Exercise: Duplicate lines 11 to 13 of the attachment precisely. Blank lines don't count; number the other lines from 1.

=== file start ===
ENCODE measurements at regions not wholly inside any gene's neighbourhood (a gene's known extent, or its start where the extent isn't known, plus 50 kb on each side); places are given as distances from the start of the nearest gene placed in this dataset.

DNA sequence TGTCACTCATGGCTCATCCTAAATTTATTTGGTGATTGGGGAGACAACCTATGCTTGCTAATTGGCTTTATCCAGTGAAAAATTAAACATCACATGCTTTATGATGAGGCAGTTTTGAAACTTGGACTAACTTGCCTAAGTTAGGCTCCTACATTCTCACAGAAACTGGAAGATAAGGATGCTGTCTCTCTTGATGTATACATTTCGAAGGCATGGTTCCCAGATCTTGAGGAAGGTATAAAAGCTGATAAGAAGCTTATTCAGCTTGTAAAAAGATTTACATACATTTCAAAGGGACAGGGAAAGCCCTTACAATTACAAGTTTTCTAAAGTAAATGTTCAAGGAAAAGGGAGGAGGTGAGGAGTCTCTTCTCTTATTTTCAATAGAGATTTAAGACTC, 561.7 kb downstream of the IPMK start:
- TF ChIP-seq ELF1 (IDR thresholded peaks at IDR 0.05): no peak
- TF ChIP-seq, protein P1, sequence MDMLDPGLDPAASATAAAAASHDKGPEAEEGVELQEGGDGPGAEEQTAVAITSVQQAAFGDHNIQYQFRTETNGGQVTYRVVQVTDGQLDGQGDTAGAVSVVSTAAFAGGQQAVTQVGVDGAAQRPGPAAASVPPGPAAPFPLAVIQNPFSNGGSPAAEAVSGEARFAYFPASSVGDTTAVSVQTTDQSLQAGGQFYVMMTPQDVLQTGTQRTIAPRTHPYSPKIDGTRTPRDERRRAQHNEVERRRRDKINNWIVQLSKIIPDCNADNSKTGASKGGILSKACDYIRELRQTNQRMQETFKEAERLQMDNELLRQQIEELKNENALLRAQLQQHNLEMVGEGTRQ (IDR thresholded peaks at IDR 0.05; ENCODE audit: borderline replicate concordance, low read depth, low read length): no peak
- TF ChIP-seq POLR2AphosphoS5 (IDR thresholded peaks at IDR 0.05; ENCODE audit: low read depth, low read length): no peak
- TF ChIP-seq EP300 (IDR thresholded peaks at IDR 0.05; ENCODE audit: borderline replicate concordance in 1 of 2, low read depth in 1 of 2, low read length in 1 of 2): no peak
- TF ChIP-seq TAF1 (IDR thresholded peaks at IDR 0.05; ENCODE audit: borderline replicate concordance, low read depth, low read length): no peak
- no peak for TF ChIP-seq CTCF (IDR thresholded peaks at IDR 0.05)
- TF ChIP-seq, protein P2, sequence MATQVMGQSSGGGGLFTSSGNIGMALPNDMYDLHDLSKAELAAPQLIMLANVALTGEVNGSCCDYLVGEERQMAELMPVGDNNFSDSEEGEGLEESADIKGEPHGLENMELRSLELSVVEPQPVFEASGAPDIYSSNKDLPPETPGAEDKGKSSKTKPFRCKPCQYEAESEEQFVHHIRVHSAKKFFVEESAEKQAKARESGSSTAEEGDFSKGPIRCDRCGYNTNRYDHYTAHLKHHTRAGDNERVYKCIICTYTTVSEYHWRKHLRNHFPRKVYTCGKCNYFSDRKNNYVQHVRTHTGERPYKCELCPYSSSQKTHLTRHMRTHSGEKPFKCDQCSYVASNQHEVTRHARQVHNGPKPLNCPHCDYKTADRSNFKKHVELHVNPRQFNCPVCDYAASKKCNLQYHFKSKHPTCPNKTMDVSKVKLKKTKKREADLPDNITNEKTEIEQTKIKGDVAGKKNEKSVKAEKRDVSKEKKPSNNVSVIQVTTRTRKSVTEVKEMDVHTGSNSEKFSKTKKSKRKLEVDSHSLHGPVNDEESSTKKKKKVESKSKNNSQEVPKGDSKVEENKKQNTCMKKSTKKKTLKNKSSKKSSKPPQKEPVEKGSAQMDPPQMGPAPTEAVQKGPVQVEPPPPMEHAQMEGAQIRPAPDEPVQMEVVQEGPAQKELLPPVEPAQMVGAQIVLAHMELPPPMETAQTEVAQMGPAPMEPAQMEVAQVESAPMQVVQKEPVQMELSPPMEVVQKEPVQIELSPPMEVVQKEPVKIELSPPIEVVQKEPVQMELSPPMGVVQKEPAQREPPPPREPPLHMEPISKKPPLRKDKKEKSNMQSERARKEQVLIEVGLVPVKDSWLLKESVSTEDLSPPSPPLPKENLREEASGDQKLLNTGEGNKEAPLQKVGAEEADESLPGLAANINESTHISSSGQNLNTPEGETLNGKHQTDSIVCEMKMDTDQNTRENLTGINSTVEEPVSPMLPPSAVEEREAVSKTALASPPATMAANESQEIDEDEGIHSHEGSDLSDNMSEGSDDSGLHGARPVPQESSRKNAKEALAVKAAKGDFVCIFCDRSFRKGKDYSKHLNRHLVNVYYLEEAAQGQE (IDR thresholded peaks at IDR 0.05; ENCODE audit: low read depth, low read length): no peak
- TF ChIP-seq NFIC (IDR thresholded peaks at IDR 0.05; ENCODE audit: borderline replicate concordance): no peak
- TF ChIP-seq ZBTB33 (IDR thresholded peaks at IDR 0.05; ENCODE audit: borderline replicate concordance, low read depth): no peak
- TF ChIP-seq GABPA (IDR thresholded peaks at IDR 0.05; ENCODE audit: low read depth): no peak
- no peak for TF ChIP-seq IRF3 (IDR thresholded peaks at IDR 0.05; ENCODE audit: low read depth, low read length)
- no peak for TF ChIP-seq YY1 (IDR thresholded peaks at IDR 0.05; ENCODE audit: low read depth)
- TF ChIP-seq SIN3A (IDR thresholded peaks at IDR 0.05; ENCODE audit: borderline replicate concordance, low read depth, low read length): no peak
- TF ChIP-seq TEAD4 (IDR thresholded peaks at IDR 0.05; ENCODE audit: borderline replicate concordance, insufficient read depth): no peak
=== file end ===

- TF ChIP-seq ZBTB33 (IDR thresholded peaks at IDR 0.05; ENCODE audit: borderline replicate concordance, low read depth): no peak
- TF ChIP-seq GABPA (IDR thresholded peaks at IDR 0.05; ENCODE audit: low read depth): no peak
- no peak for TF ChIP-seq IRF3 (IDR thresholded peaks at IDR 0.05; ENCODE audit: low read depth, low read length)